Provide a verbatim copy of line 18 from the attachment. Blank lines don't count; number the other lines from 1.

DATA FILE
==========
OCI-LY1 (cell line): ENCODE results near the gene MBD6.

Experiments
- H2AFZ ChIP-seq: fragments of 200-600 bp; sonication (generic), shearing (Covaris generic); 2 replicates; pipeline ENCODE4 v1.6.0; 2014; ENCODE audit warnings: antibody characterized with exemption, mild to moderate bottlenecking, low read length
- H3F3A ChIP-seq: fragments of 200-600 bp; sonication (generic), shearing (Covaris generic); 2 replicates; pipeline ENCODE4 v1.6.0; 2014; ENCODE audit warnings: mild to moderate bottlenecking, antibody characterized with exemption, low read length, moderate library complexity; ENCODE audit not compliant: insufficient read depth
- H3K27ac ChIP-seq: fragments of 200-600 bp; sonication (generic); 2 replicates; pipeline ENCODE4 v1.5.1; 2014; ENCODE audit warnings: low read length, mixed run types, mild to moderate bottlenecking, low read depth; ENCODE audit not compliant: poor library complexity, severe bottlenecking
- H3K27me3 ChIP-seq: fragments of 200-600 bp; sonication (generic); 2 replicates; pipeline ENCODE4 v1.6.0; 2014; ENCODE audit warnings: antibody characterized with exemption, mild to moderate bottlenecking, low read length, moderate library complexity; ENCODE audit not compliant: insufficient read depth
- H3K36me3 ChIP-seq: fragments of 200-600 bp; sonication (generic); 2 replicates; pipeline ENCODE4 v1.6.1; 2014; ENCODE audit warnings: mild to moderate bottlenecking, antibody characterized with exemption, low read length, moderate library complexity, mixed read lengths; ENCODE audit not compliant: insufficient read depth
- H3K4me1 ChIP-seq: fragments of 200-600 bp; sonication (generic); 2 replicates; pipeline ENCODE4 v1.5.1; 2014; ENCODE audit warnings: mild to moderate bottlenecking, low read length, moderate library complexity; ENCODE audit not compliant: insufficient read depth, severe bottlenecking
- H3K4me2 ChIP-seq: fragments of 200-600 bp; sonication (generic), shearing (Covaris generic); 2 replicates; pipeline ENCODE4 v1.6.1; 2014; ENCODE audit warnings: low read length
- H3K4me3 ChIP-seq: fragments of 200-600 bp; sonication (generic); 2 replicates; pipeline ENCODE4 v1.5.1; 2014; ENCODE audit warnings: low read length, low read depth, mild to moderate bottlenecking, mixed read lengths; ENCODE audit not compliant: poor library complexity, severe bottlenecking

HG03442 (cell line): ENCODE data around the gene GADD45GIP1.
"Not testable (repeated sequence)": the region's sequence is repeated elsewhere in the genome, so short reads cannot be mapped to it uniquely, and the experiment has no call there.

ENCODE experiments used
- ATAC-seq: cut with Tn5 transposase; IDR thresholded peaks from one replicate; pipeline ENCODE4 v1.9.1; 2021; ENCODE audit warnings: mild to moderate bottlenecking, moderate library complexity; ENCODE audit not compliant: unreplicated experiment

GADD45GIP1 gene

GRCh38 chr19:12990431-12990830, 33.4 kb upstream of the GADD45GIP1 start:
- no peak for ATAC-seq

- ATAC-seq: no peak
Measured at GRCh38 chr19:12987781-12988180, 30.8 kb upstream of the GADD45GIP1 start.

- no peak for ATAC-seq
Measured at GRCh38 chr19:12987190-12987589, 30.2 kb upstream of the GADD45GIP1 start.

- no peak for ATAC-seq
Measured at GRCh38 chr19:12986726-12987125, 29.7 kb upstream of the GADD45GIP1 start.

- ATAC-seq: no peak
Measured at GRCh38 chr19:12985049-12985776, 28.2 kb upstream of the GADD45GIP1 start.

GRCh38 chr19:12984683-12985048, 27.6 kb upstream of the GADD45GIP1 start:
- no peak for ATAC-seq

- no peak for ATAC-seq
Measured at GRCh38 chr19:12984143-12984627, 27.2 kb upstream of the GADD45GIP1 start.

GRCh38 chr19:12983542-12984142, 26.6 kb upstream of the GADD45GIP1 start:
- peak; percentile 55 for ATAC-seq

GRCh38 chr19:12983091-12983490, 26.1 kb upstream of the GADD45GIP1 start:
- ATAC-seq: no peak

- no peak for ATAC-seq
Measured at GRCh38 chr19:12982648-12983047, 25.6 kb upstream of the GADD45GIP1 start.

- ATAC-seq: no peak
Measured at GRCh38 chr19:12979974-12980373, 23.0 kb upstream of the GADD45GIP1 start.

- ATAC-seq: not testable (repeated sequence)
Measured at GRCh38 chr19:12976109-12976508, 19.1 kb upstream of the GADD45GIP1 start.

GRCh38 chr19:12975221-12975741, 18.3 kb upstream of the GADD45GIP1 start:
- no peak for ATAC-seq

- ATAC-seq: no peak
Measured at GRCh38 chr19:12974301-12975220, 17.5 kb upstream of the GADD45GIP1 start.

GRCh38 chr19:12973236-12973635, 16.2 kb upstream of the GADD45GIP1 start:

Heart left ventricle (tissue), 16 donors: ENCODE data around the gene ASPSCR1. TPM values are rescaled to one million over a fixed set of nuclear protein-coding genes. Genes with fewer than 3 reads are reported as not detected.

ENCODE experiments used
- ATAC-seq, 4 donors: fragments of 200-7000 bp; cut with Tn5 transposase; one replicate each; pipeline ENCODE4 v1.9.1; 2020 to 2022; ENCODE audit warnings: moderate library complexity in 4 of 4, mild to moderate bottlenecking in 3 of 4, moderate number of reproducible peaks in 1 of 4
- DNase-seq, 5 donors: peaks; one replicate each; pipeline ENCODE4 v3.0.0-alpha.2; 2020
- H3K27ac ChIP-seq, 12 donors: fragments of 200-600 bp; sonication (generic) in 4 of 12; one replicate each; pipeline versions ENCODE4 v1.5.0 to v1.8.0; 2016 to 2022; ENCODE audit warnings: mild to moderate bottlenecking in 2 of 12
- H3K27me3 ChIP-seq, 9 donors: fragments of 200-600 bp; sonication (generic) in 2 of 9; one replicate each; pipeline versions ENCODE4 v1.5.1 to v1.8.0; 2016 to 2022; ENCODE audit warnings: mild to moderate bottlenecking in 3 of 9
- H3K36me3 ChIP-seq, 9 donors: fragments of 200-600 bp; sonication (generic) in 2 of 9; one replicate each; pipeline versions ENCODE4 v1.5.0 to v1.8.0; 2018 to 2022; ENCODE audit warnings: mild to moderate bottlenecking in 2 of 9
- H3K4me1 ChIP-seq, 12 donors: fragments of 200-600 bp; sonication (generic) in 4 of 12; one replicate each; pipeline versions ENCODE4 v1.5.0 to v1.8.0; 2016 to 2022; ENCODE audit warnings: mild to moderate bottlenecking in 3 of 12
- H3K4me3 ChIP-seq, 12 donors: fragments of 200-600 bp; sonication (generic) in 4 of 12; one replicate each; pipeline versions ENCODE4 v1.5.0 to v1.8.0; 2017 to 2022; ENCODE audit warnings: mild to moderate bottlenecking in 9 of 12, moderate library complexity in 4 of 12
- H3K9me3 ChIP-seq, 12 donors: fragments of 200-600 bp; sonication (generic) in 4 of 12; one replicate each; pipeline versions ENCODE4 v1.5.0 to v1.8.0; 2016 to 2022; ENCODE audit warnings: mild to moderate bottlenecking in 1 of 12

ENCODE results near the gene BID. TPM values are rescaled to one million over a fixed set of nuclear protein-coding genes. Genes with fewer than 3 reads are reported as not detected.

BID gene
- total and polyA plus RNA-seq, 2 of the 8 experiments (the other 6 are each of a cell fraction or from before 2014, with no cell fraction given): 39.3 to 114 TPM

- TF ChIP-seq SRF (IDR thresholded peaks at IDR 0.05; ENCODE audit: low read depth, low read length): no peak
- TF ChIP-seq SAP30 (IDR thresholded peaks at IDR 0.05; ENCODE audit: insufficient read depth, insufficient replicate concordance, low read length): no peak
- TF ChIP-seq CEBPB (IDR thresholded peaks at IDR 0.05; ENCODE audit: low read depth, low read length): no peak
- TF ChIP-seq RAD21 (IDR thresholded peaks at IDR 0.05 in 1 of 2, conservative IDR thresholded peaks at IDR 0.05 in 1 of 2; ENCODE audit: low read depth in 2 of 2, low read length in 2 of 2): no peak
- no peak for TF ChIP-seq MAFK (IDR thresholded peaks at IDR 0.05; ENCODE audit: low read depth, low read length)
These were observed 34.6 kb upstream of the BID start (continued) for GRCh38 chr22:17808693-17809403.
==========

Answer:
- ATAC-seq: no peak